If I could predict the R number of these conspiracy theories, I would say that it could be even higher than that Covid-19 itself. This is proven, by the fact that countries like New Zealand can control the outbreak, whilst other countries cannot.
Yes, there is a large factor of the country’s own way of managing the virus, and the measures they are taking to reduce it, yet it also has a lot to do with the citizens themselves. The rules the governments set out to protect their people, will only work if the people themselves adhere to them. Unfortunately, due to the worrying amount of misinformation that is being spread, such as Covid-19 was a plot set out to shield us from dark and corrupt things which are happening, people simply do not feel it is necessary to follow government guidelines.
For example, there was a ‘Unite For Freedom’ march in Trafalgar Square, London, on the 29th of August. The protesters came in their masses with over 10,000 people in attendance, to state their views on the falsehood of the virus.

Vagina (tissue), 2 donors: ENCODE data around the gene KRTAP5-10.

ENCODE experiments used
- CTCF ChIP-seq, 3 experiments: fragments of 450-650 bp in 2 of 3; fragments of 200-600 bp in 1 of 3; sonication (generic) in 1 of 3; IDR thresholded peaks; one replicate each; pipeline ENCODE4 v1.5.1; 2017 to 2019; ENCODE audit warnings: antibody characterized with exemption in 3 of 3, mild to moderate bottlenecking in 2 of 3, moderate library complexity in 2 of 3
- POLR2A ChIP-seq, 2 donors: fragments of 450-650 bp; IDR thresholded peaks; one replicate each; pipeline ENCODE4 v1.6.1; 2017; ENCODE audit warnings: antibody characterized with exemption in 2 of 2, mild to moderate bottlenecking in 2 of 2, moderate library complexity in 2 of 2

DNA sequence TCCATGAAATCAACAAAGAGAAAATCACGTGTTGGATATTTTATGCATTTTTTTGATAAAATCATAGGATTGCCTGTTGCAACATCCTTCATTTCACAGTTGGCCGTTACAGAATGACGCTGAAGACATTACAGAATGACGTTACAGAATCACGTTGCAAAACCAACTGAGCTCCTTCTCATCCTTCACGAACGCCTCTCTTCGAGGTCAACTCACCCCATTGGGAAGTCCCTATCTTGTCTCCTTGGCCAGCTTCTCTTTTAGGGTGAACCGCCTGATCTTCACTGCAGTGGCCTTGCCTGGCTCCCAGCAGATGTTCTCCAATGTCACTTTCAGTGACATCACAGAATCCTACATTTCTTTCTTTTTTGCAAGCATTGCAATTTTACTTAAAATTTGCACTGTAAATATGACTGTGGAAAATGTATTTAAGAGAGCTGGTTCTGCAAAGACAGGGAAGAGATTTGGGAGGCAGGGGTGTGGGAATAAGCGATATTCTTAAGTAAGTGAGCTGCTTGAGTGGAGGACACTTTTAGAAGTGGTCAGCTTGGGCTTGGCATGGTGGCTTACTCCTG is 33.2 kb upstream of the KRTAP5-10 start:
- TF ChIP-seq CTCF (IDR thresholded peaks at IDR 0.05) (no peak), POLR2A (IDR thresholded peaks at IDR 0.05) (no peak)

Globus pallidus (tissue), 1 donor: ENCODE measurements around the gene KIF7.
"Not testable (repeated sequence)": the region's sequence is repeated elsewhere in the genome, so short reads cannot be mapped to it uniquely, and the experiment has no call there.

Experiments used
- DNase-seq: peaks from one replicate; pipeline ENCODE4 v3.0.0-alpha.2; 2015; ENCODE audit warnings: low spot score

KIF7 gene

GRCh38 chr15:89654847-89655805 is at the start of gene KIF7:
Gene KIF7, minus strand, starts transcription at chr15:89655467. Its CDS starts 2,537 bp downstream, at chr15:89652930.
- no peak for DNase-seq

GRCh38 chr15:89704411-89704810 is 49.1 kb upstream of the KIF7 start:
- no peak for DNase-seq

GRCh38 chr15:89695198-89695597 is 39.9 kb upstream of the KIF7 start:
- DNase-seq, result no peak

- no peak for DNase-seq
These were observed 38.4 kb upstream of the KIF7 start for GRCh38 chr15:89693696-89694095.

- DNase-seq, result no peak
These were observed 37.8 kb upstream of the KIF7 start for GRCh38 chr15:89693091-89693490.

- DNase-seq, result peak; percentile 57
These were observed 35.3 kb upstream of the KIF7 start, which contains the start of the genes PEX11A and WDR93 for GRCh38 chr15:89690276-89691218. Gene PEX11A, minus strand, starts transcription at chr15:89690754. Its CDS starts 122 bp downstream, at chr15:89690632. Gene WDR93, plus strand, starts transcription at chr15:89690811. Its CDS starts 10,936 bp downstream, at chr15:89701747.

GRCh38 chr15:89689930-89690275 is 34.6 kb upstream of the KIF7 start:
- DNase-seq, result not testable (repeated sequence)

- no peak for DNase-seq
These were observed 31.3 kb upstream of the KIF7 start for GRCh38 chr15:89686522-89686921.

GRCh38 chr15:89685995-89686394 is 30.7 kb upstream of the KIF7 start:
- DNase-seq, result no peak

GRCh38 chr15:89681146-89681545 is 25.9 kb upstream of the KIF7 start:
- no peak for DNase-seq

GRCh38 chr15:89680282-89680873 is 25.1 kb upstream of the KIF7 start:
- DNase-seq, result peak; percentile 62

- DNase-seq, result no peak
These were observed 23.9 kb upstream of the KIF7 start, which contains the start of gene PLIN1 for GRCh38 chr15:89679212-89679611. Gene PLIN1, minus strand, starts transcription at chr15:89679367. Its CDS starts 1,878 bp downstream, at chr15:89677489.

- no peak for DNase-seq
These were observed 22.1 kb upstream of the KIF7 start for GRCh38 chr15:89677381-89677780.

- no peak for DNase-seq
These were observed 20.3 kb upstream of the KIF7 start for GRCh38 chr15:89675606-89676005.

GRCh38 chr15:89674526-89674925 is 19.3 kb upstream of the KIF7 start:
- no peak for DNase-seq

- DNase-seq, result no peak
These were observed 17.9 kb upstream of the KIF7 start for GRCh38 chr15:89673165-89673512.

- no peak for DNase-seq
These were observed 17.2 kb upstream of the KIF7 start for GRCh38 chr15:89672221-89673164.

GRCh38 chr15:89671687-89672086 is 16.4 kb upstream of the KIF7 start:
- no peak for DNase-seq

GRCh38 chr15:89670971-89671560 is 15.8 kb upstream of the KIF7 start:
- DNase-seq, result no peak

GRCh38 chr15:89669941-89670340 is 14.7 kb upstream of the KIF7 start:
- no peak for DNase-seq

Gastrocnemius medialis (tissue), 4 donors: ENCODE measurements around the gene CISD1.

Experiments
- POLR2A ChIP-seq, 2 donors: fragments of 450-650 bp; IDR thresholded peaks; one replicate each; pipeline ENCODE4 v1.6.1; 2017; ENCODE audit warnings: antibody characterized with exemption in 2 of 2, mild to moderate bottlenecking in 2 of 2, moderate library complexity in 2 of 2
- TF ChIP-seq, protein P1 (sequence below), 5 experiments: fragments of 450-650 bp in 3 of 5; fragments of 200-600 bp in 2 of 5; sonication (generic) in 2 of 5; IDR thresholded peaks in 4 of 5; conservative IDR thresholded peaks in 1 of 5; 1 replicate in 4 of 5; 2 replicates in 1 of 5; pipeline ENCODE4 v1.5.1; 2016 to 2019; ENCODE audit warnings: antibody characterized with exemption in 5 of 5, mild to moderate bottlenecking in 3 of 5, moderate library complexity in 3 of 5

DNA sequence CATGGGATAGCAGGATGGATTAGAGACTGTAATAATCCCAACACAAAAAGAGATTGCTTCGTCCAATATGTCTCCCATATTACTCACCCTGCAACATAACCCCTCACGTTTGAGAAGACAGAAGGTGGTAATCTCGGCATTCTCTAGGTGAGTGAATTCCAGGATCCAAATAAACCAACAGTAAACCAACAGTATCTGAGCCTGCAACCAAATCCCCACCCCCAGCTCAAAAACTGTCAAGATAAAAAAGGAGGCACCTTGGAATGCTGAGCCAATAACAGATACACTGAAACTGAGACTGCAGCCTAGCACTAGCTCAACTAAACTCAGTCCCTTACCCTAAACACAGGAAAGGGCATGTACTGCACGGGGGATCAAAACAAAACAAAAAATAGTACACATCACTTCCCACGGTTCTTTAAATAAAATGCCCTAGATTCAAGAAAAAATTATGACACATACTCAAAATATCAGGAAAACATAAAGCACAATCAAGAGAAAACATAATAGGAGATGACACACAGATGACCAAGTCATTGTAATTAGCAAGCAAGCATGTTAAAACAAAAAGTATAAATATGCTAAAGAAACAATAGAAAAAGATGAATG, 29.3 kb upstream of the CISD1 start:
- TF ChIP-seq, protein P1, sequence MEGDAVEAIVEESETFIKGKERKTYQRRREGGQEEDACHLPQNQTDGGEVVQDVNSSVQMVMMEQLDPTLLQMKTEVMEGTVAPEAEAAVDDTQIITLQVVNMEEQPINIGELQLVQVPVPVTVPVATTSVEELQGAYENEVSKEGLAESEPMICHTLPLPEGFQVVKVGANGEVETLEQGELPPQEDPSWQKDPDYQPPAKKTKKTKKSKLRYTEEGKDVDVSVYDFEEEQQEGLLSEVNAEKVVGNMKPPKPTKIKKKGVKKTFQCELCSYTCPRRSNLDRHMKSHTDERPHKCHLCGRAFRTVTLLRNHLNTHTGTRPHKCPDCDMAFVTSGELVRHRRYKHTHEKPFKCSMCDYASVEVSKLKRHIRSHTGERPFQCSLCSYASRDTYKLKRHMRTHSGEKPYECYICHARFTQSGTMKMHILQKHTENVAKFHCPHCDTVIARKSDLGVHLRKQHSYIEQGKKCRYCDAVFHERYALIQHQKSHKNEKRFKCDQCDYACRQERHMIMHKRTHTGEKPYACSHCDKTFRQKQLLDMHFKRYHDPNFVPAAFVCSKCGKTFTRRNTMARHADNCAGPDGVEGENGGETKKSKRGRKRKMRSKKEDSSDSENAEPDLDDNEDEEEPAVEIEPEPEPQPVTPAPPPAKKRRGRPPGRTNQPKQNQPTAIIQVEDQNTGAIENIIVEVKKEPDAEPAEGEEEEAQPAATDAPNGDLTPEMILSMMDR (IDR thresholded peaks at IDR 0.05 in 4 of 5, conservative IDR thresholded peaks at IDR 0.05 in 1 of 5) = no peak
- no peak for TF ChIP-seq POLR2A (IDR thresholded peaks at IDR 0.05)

Signs at the event showed messages such as ‘do not comply’ or ‘masks are muzzles’. It is so shocking, that the inconvenience of wearing a mask, is so much more debilitating than the risk of harming someone else, even someone they love.
So why are these theories spreading so quickly and easily?
Lantian et al. say that:
“In terms of cognitive processes, people with stronger conspiracy beliefs are more likely to overestimate the likelihood of co-occurring events, to attribute intentionality where it is unlikely to exist, and to have lower levels of analytic thinking”.
It is this lack of analytical thinking, which makes the theories spread so easily. People read a piece of information and do not think to fact check what they are reading. If the information suits their agenda, they will go with it and believe it. Their lack of analytical skills, prevent them from differentiating between absurd beliefs and ones that are likely to be true.
Lantian et al. continues to add that: